Fashion entrepreneur Oxana De Castro got her start working for a construction company, but her heart was elsewhere. “I always wanted to have a fashion brand,” De Castro said. “You don’t want to look back and regret that you didn’t do what’s in your heart.” Over the next few years, De Castro founded FoxyLab, a streetwear brand that blends sustainability and vintage with highbrow sensibilities.
“Fashion and art are interconnected through a bond,” De Castro said. “Art has less boundaries than fashion. But I think deep down, they’re the same thing.” De Castro’s philosophy of combining art with fashion has taken her brand far with the “Awaken” line by Edward Acosta, the “Controlled Chaos” line with Skott Marsi, and the “Patterns & Hybrids” line with City Kitty.
De Castro first crossed paths with longtime artist Edward Acosta at a gallery showing for the Lower East Side art collective Good Luck Dry Cleaners. Acosta originally wanted to be a fashion designer. Acosta’s style is unique and recognizable, using a stark swooshing design on most of his pieces. Acosta has always been intrigued by bold design, with experience in apparel design, graphic design, freelancing, and ten years of marketing experience. “I really pride myself on taking a perfectionist approach to my linework, keeping everything really high-end, but adding that street art feel,” he said. “I dabbled in graffiti growing up. That then got me into screen printing, and from then on I’ve been a painter.”
Acosta’s style is unique and recognizable, using a stark swooshing design on most of his pieces.
Acosta’s art often draws from the fashion world, combining his own signature style with the logos of Chanel, Fendi, Hermes, Dior, or Yves Saint Laurent. His paintings raise provocative questions about iconography and consumer relationship to pop culture, and perhaps best illustrated by one of his pieces, a multicolored gouache with the YSL font logo down the middle from 2017, titled WE ALL HAVE SAINTS, HER’S IS SAINT LAURENT. Acosta said that his work “utilizes apparel as a form of expression” and his art shows clear connections between brand and personal identity.
Acosta’s “Awaken” collection with FoxyLab intentionally incorporates black and white into its design to bring out the intensity of contrast. The “Awaken” collection combines elongated and baggy t-shirts typical of streetwear and/or skater aesthetics with the sharp, bold designs of Acosta’s art. “The fact that the clothes are oversized brings into play that combination of luxury and urban wear,” Acosta said.
The oxymoronic concept of “luxury streetwear” has been on the rise since the mid-2000s as a concept with Hypebeast bringing surf-skate and punk DIY aesthetics into high-quality fashion. Pop art, once eschewed in the gallery art world as being contrived, is on the rise as more and more people in the luxury fashion world lean towards the grittier aesthetic of street art. FoxyLab creates something entirely unique by blending luxury and quality with recognizable street art.
FoxyLab creates something entirely unique by blending luxury and quality with recognizable street art.
De Castro prioritizes quality over quantity with the environment in mind in her work, which sets her apart from other streetwear brands. One of De Castro’s most prominent and successful projects aside from artist collaborations is the “Eternal Beauty” line of dresses. She was inspired by a trip to Paris during which she gleamed how vintage clothing is inherent in French fashion culture and wanted to bring that to her own brand. The “Eternal Beauty” line takes its name from how vintage clothes have an unchanging aesthetic appeal. The dresses themselves are combinations of De Castro’s high-quality clothing from her own mockups, and vintage dresses she collected for the line. The clothes serve both men and women, from feminine dresses to more unisex long shirts. “It’s not a completely old dress, but it’s not a completely new dress. You’ll never see anyone in the same dress you have. It’s one of a kind,” De Castro explained.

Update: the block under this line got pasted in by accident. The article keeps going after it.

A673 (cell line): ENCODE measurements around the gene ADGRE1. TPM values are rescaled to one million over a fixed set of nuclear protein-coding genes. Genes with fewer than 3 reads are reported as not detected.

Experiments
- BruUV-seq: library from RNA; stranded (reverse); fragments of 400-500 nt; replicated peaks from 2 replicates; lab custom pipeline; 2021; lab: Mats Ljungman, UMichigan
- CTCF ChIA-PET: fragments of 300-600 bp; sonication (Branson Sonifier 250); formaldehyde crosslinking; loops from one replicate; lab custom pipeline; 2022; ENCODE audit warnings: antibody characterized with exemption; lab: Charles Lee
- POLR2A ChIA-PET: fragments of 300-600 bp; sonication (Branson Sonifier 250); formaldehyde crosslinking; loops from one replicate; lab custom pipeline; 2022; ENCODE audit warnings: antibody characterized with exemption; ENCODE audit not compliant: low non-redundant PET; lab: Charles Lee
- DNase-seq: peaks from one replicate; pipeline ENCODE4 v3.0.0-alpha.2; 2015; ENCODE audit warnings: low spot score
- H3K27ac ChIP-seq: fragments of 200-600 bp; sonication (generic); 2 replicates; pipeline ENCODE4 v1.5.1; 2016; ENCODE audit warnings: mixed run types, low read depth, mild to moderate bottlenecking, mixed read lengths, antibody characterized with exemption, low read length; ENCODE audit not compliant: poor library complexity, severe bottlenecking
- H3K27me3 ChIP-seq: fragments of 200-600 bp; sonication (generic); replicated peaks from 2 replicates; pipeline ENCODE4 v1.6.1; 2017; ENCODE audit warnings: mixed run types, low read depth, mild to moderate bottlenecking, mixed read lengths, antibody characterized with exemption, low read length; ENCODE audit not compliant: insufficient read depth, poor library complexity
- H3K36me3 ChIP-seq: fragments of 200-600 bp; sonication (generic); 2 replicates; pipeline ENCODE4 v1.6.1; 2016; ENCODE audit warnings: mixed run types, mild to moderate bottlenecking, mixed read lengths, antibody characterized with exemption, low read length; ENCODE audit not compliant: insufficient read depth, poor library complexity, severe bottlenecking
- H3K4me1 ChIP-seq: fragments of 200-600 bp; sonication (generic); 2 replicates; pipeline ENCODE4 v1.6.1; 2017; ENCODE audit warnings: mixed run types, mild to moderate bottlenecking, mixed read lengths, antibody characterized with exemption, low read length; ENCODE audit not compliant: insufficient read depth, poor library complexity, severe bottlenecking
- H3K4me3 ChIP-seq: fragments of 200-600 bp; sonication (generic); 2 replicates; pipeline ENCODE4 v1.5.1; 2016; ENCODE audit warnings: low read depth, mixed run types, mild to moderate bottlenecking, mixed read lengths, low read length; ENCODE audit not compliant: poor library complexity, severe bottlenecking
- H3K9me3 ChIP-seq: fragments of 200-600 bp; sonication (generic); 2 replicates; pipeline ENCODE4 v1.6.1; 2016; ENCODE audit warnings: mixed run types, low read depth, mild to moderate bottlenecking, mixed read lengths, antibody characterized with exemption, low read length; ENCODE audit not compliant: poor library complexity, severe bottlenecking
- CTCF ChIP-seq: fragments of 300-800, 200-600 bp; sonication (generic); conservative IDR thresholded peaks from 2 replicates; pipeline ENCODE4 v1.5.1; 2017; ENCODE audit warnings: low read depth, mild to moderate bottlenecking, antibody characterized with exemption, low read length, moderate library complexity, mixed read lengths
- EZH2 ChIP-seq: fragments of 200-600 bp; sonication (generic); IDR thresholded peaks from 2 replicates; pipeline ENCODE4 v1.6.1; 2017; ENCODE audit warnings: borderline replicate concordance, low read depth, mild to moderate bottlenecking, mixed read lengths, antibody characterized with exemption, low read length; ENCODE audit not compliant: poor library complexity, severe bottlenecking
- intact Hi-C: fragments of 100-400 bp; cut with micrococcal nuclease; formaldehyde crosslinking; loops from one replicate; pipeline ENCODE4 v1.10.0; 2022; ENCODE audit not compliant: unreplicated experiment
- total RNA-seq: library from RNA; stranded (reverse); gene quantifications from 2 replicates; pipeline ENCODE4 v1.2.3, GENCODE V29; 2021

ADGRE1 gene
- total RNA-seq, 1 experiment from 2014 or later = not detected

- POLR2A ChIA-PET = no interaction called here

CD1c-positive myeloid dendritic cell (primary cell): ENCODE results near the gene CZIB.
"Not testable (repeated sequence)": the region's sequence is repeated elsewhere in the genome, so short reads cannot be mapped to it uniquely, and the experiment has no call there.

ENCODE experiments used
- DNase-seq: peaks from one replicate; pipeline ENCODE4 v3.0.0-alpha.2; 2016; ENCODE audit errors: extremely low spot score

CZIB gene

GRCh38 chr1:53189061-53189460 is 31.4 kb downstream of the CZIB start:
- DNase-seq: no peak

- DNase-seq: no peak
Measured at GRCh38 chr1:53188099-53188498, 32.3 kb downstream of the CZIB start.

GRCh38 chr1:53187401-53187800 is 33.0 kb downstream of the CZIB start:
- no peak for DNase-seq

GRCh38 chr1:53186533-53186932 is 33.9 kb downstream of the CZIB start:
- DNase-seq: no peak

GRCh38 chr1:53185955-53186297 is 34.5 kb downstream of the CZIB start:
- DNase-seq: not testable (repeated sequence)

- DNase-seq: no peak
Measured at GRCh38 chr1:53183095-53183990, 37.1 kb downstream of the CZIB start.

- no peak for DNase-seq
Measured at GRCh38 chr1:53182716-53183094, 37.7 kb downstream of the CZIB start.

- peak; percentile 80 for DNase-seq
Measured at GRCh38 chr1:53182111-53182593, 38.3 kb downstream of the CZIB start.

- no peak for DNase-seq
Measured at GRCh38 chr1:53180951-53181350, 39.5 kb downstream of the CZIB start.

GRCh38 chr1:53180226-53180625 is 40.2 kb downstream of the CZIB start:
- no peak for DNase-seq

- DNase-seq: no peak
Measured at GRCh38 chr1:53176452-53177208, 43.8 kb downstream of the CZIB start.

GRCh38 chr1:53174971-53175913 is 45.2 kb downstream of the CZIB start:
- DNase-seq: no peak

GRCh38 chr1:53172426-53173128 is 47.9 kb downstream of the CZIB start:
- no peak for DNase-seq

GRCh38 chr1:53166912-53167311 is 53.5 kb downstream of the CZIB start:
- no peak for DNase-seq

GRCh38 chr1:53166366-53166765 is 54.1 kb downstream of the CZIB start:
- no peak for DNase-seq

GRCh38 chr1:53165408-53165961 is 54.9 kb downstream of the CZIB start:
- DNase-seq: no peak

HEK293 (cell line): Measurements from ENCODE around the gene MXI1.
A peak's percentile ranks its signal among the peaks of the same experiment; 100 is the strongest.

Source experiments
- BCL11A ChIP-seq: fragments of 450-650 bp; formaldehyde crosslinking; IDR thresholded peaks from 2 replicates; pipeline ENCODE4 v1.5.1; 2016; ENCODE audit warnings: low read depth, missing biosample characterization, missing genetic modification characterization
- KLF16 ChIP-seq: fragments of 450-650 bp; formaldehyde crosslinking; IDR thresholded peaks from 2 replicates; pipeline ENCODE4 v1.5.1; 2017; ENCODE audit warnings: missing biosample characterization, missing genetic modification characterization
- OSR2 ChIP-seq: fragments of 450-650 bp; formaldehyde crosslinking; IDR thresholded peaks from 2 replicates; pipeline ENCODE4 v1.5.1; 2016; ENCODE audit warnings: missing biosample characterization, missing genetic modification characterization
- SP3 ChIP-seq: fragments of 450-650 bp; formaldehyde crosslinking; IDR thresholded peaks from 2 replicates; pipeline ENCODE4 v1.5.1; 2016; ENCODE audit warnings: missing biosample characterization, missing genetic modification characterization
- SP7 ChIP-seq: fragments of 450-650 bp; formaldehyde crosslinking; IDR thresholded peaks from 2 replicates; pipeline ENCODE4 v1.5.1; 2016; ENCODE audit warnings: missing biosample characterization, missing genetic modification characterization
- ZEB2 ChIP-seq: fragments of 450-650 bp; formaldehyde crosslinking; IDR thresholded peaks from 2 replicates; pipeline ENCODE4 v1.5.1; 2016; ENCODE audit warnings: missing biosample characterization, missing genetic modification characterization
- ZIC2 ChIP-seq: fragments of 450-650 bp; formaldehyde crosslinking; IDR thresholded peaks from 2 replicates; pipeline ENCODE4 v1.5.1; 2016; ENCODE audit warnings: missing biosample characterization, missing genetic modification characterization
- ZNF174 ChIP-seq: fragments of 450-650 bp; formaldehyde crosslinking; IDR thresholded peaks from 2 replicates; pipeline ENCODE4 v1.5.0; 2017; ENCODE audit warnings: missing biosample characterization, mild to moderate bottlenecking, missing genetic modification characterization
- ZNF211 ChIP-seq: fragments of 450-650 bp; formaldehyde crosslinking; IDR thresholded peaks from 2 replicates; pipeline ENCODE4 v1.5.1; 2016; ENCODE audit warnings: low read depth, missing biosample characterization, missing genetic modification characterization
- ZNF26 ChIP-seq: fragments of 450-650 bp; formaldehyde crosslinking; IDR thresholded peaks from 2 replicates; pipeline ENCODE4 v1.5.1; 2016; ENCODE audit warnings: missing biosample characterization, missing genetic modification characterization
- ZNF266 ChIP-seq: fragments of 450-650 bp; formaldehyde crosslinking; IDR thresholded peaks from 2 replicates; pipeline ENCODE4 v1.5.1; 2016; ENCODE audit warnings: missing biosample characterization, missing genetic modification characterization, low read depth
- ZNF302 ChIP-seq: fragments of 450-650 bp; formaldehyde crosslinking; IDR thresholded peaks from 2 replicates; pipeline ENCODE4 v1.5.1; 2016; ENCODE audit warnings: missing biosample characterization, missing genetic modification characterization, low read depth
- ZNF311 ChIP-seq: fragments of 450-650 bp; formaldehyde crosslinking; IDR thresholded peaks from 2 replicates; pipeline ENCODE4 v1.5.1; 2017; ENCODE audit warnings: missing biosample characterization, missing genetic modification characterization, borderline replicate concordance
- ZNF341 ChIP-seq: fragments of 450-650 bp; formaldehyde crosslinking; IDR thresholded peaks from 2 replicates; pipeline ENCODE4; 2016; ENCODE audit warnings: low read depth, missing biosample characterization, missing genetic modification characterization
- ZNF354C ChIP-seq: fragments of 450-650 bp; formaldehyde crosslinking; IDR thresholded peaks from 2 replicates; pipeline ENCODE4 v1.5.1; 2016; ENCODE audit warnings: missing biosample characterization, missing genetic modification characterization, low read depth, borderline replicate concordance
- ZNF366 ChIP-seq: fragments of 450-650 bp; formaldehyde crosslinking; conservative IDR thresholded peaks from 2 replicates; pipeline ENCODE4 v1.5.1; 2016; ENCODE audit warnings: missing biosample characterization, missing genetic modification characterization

“I’m always bothered by mass production and fast fashion,” De Castro said. “I always remember the way my grandmother in Russia would say that she could have a t-shirt for twenty years and would still be able to wear it. We used to buy fewer things — they were more expensive, but they were higher quality.”
“Nowadays you buy clothes, you take a photo on Instagram, then you throw it away,” De Castro said of her disdain for fast fashion. I could imagine wearing an Eternal Beauty dress like the Crocus Petal Maxi to eat green tortilla wraps and drink mimosas with friends by the waterfront in Long Island City, or to stand on the sidelines coolly sipping a Bon Viv seltzer at a house show at a loft in Greenpoint. Or, I’d certainly turn heads in my home neighborhood of Inwood–though it might be a little much for a family barbecue by the Harlem River under the Henry Hudson Bridge, it would be quite the conversation starter.
“Nowadays you buy clothes, you take a photo on Instagram, then you throw it away,” De Castro said of her disdain for fast fashion.
FoxyLab is a luxury brand, but what sets it apart from its contemporaries is its accessibility for artists to get involved. De Castro stated her commitment to involving artists in her brand as “We want to be a platform to collaborate with different kinds of artists. We collaborate with anyone who can create art on our clothing.” Designers always have to define beauty for themselves, and that definition is often what brands live and die by. De Castro’s mixture of high-quality luxury fashion, environmental consciousness, and an awareness of the art world create a distinctive sense of beauty that is as timeless as the vintage clothing that inspires her.
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